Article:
Immediate note: I am a white woman, which means of course that I have a ton of privileged and am lacking any real-world experience with racism directed at me or people who look like me. There’s sections of this book I’m just not going to address in this review, because I don’t feel that I’m qualified to. While this book is mostly about the external crisis black men face in a police state interested in oppressing and murdering them, it also addresses issues of internal crisis, and that’s what I feel I have no business commenting on because I can’t judge it’s merit or lack thereof.
Now that I’ve said that, I’ll say that I really appreciated how directly and honestly this book addressed the fact that law enforcement in America is set up to and functions as a way to abuse, imprison, and murder people of color, especially black men. Butler does not tiptoe around this and he doesn’t put it in terms white people would find more easily digestible. In that way it reminded me of Michelle Alexander’s brilliant must-read The New Jim Crow. This isn’t Racism 101 level stuff, though it really should be.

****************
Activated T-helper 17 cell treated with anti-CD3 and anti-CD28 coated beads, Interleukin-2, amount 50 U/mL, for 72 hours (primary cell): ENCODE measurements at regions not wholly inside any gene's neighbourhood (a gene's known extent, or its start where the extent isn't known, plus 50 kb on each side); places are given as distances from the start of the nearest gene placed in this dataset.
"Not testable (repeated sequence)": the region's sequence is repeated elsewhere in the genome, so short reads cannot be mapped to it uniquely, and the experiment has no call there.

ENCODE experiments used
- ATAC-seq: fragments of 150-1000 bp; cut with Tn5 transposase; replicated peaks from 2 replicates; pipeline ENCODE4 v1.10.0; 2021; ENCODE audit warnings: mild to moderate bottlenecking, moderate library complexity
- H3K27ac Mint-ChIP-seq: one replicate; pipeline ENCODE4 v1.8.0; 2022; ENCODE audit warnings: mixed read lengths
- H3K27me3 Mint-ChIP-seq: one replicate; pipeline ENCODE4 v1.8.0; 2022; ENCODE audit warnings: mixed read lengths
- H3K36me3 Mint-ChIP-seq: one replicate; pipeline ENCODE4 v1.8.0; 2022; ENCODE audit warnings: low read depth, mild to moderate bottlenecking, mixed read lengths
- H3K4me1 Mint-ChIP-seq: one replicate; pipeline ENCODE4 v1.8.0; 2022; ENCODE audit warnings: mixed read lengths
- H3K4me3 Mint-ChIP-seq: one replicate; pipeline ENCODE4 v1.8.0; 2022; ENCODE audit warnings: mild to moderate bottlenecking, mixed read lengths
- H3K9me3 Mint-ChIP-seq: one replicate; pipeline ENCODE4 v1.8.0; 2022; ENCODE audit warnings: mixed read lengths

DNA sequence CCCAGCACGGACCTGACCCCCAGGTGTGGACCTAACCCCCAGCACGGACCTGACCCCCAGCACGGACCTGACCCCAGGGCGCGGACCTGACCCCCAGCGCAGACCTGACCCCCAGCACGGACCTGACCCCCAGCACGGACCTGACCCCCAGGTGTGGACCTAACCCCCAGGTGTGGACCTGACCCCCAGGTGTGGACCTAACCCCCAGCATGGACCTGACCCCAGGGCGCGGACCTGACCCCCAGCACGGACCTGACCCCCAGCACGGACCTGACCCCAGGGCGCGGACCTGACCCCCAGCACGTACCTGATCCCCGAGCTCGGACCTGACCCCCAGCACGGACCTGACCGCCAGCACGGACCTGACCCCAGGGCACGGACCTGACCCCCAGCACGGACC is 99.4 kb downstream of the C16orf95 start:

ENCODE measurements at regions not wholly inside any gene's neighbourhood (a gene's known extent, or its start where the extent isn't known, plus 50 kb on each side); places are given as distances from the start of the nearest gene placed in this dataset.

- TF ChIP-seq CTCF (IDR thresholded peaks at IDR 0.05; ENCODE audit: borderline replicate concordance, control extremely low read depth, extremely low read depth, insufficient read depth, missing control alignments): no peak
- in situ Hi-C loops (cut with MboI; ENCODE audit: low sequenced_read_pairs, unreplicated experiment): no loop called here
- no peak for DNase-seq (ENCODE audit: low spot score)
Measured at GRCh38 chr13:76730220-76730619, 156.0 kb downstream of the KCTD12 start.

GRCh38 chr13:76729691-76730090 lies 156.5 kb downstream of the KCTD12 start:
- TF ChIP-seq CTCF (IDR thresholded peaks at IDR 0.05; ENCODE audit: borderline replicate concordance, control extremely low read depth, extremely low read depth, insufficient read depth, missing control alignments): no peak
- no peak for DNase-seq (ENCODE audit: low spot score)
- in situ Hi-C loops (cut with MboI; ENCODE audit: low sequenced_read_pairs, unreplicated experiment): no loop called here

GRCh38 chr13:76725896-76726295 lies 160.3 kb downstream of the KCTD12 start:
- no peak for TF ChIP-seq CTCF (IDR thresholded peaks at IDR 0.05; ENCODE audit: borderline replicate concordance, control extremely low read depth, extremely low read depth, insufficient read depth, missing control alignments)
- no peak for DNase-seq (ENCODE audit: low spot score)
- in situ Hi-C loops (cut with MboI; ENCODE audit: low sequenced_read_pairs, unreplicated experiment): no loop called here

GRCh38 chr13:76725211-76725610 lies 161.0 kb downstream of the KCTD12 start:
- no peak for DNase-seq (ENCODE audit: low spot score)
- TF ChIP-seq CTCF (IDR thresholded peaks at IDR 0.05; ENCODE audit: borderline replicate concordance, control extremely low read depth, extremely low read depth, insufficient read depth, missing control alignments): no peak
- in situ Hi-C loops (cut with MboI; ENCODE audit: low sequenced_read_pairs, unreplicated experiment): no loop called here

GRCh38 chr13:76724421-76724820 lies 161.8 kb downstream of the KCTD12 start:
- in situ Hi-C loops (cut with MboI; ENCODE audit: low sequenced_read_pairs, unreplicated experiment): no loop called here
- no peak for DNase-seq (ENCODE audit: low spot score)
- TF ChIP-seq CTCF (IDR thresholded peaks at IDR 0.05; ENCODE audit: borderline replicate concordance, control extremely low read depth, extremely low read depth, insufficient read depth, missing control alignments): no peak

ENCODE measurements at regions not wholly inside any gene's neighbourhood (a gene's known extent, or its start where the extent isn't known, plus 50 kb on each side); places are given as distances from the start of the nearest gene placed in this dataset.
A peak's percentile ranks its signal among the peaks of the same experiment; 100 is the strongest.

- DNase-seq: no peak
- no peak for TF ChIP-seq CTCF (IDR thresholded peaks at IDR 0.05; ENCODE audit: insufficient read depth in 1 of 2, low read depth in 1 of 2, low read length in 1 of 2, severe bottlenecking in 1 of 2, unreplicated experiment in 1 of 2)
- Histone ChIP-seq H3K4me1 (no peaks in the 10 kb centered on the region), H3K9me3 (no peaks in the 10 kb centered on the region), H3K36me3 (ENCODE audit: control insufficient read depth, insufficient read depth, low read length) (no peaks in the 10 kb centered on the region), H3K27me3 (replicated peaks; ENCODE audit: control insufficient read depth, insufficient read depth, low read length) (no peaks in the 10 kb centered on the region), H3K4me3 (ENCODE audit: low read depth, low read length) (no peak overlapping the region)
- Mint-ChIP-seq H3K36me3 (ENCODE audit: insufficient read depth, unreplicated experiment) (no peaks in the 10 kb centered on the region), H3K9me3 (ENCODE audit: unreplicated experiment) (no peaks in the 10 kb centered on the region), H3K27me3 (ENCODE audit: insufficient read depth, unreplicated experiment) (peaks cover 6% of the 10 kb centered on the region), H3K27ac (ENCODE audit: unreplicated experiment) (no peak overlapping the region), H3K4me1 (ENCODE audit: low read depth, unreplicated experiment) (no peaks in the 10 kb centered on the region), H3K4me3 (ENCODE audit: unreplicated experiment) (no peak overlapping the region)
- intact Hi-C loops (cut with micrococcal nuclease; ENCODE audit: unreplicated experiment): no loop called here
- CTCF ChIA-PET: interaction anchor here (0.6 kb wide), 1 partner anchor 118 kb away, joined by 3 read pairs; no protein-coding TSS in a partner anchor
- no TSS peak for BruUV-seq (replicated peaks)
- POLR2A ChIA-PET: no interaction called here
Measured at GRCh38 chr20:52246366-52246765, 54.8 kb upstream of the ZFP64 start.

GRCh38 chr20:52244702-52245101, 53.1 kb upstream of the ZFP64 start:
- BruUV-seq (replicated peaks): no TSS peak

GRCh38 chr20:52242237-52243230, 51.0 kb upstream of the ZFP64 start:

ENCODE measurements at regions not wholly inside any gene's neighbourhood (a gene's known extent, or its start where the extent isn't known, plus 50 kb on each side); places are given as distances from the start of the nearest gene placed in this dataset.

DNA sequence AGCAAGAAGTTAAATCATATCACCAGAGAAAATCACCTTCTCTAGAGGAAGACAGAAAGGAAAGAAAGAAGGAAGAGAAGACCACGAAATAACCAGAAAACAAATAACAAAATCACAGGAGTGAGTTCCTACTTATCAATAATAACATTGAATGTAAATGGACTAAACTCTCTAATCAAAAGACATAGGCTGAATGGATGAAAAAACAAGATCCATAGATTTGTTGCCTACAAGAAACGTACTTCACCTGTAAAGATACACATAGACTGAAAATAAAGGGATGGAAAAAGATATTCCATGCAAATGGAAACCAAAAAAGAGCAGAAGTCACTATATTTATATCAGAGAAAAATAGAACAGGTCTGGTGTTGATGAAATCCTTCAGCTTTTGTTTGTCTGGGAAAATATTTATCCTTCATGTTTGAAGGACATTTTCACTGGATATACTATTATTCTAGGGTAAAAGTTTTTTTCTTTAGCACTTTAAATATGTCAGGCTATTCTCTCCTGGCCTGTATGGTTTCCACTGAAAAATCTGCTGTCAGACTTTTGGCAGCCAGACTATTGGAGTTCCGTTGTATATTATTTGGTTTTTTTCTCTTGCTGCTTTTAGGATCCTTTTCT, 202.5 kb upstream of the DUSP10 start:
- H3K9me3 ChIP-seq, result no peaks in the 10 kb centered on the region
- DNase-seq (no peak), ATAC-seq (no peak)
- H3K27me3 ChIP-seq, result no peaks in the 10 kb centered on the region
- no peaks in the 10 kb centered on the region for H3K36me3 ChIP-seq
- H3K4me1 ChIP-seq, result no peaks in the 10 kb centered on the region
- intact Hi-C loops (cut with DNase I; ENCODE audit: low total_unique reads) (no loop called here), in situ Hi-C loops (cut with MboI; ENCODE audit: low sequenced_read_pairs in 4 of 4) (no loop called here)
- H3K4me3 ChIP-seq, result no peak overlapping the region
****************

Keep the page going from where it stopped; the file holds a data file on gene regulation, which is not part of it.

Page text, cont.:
Butler also frequently points out that while the book focuses primarily on black men, black women face a double-bind of racism and sexism, and violence from both things. I would have loved even more in-depth discussion of that, but I understand that every book can’t focus on every thing, of course. He also includes a large section of tips for what to do if you do encounter the police, up to and including being charged with and found guilty of a crime. This draws from both his experience as a prosecutor and as a man arrested for a crime he didn’t commit.